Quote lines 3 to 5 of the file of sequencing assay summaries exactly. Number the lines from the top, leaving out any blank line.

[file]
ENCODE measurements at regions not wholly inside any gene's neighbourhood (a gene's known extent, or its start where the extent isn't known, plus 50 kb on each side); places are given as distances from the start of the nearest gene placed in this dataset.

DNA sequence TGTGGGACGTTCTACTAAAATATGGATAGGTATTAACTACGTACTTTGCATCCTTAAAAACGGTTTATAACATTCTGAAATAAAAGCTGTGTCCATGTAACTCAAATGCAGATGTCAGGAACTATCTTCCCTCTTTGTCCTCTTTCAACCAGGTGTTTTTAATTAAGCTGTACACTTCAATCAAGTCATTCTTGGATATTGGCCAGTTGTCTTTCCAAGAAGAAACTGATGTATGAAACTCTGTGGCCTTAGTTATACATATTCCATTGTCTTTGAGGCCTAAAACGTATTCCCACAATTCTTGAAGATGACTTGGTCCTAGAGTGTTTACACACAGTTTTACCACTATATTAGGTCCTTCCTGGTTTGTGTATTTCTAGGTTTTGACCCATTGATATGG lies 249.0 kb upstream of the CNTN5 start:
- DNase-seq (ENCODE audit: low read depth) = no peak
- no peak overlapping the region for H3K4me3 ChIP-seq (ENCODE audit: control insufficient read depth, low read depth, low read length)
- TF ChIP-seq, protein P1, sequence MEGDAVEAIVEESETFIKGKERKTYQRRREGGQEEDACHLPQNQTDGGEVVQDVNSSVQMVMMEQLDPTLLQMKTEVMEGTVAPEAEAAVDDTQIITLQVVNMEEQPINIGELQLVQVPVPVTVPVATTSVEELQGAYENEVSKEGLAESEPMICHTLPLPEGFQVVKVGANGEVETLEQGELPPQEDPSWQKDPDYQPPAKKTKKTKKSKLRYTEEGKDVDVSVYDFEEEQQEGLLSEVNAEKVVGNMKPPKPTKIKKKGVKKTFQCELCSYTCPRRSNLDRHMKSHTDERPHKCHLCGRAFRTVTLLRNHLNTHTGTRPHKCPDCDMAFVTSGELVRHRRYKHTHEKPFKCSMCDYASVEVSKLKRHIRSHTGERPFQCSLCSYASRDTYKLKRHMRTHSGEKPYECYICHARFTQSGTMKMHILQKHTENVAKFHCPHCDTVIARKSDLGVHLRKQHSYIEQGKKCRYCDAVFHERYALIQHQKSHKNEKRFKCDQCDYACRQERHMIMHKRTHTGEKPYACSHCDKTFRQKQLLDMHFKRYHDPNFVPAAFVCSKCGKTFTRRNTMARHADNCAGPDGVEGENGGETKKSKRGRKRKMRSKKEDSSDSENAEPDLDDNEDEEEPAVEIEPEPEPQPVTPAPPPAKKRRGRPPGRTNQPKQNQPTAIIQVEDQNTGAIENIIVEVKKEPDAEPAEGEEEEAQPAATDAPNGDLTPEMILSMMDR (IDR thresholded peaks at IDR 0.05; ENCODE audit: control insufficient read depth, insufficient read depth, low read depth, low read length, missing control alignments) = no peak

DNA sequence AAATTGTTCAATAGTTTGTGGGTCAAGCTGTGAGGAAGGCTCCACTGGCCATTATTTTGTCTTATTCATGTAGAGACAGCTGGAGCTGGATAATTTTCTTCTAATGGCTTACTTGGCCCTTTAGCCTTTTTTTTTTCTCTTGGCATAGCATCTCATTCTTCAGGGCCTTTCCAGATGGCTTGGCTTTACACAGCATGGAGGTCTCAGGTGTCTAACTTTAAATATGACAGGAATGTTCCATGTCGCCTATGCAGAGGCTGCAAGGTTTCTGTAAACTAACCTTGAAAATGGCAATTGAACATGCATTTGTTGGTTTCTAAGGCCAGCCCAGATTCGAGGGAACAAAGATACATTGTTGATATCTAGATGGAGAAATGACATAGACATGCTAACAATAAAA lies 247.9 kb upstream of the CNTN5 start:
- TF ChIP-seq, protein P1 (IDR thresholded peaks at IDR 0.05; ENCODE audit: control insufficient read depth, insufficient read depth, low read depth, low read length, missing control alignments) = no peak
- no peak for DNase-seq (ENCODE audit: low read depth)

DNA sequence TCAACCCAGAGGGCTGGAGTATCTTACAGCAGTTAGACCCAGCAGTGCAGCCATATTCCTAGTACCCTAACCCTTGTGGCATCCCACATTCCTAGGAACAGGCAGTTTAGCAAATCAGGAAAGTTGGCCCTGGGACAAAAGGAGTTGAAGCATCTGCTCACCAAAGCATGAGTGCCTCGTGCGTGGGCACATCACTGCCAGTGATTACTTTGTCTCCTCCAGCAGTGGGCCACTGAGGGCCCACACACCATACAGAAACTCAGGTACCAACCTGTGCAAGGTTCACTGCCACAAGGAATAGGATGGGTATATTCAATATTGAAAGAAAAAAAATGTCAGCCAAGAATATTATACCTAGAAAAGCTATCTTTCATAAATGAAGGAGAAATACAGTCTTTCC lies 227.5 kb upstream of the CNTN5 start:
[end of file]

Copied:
- DNase-seq (ENCODE audit: low read depth) = no peak
- no peak overlapping the region for H3K4me3 ChIP-seq (ENCODE audit: control insufficient read depth, low read depth, low read length)
- TF ChIP-seq, protein P1, sequence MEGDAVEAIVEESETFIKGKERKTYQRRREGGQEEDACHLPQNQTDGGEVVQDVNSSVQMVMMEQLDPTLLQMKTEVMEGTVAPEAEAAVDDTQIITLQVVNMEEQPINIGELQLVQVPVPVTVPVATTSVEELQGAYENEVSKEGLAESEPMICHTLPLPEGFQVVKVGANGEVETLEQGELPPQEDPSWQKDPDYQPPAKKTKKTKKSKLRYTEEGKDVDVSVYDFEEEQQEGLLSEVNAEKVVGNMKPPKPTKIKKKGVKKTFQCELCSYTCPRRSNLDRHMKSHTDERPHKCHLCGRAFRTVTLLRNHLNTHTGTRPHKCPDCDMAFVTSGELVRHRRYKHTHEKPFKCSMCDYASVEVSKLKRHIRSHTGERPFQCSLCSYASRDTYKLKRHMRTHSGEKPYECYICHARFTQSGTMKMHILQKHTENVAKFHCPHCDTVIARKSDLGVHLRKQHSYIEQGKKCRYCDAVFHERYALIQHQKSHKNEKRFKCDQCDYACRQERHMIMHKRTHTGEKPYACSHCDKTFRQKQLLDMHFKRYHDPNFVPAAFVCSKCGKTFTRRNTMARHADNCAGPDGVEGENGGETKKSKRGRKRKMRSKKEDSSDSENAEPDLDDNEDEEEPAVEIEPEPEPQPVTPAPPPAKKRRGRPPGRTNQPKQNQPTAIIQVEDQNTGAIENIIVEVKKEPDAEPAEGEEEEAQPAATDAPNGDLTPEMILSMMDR (IDR thresholded peaks at IDR 0.05; ENCODE audit: control insufficient read depth, insufficient read depth, low read depth, low read length, missing control alignments) = no peak